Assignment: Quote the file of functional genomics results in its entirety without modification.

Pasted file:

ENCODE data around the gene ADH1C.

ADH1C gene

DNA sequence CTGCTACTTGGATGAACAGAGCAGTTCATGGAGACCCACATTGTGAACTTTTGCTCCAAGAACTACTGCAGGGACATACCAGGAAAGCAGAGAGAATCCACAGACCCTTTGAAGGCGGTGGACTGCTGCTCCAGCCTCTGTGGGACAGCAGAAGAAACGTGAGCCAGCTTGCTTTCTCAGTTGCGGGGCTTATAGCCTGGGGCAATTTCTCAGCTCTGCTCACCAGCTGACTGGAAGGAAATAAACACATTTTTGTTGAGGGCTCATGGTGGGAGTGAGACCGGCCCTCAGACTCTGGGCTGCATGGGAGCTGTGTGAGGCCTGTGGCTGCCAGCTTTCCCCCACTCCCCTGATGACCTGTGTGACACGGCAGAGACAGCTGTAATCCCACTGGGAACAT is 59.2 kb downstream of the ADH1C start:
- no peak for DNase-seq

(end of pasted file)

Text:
ENCODE data around the gene ADH1C.

ADH1C gene

DNA sequence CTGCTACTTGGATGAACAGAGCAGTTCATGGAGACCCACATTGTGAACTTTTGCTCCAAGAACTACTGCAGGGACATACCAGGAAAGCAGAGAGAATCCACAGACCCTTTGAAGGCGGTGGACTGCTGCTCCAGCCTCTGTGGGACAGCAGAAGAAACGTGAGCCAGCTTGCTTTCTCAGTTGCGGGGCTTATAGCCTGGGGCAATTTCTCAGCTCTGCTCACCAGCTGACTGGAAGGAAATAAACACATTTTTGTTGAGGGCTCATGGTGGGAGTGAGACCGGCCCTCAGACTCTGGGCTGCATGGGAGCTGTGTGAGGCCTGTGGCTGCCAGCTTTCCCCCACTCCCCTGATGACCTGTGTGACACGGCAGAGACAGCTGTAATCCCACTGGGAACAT is 59.2 kb downstream of the ADH1C start:
- no peak for DNase-seq